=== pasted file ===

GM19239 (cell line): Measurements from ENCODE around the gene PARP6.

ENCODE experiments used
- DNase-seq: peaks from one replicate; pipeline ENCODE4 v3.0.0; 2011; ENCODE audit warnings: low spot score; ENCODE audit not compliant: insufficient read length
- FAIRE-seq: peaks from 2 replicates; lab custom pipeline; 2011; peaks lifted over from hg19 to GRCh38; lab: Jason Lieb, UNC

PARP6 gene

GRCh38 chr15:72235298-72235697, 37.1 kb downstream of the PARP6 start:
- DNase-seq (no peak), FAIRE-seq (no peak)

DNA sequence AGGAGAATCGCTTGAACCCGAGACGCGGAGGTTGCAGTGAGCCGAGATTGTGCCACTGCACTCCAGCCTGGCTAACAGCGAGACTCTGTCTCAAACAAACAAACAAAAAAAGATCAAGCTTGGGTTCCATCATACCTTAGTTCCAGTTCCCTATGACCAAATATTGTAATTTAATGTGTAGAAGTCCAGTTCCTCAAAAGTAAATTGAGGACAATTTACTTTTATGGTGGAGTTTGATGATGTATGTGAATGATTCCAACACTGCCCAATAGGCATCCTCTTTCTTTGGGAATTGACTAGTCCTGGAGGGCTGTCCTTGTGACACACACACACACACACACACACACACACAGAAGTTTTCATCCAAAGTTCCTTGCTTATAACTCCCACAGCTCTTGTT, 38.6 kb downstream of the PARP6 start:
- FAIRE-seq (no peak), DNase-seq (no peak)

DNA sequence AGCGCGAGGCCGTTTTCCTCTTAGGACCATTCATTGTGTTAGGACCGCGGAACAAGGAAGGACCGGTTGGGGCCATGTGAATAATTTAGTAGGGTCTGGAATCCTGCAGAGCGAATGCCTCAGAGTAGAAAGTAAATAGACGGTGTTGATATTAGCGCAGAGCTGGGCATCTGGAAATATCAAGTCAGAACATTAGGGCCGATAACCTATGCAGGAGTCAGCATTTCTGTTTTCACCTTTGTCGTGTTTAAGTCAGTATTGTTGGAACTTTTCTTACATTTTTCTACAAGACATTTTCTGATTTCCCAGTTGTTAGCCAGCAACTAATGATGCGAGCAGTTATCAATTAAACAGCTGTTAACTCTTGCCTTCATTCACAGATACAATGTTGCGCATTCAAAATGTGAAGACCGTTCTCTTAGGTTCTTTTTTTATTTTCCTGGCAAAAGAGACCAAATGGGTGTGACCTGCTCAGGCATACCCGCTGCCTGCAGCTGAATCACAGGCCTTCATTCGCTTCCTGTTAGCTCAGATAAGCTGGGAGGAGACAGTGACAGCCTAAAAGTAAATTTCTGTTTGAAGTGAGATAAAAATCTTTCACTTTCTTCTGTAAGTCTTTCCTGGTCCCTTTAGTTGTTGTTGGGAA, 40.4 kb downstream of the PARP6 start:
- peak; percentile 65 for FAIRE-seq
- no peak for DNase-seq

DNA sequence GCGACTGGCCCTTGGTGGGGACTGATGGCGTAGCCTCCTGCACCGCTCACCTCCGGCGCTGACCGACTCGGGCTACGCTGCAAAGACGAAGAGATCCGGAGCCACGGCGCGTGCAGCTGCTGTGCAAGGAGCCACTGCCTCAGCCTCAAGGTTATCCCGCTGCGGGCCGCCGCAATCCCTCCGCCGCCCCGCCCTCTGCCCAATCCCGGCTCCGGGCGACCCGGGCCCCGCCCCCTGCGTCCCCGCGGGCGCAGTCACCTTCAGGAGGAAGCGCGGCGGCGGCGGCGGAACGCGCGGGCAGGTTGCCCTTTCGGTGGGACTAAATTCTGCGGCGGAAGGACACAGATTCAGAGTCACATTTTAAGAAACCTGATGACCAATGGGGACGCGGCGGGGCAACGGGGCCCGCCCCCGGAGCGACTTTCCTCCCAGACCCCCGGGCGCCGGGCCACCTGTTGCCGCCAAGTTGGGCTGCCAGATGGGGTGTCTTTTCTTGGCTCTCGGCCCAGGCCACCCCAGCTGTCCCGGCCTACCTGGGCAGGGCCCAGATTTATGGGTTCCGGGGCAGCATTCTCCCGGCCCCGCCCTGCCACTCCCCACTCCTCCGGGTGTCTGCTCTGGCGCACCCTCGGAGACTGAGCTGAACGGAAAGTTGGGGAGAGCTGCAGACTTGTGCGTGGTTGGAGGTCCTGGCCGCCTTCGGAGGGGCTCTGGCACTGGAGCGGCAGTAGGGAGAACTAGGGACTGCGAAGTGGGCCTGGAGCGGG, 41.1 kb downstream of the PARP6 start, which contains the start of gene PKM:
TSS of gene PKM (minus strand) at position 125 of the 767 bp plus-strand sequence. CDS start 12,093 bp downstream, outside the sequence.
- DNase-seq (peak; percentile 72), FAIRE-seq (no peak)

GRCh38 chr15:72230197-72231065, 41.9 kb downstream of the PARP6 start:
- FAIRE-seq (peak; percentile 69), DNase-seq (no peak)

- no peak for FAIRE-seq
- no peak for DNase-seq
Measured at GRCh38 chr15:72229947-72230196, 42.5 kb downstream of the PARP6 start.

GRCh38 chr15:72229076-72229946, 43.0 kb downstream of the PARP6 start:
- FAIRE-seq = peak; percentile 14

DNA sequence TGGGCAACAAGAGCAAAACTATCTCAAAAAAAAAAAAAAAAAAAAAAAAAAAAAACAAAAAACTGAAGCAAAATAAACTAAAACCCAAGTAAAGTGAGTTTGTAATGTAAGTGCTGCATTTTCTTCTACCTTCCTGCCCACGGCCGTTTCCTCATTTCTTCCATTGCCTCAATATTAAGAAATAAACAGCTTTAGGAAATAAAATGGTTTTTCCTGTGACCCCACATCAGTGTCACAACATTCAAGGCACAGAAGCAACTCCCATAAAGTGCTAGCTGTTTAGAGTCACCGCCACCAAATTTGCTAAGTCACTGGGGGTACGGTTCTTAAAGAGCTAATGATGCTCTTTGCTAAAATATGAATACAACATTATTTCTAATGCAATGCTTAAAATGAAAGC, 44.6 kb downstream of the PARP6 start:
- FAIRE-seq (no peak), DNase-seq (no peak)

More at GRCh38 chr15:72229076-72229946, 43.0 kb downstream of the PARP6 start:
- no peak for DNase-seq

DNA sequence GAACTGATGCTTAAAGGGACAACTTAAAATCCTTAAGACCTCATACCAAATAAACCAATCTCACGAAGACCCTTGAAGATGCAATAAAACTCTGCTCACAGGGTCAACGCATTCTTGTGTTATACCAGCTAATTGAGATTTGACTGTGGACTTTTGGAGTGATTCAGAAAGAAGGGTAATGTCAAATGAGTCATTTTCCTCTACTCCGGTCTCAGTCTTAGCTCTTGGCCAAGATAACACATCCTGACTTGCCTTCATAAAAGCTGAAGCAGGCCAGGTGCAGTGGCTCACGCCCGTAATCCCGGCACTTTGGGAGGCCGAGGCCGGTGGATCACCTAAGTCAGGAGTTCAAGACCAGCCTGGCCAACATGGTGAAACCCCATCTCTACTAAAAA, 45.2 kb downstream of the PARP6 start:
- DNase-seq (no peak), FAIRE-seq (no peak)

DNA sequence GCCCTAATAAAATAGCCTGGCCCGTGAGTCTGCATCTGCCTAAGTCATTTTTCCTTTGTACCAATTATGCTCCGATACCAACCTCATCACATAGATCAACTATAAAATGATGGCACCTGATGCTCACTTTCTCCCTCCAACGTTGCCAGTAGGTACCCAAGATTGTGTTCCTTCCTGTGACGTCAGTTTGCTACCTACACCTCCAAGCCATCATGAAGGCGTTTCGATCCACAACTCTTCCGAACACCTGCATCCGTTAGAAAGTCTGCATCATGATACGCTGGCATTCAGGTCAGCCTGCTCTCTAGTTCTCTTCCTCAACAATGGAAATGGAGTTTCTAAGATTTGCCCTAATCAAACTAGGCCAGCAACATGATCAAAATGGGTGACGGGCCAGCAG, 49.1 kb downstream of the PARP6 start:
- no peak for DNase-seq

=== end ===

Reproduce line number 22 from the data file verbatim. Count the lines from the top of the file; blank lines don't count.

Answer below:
- FAIRE-seq = peak; percentile 14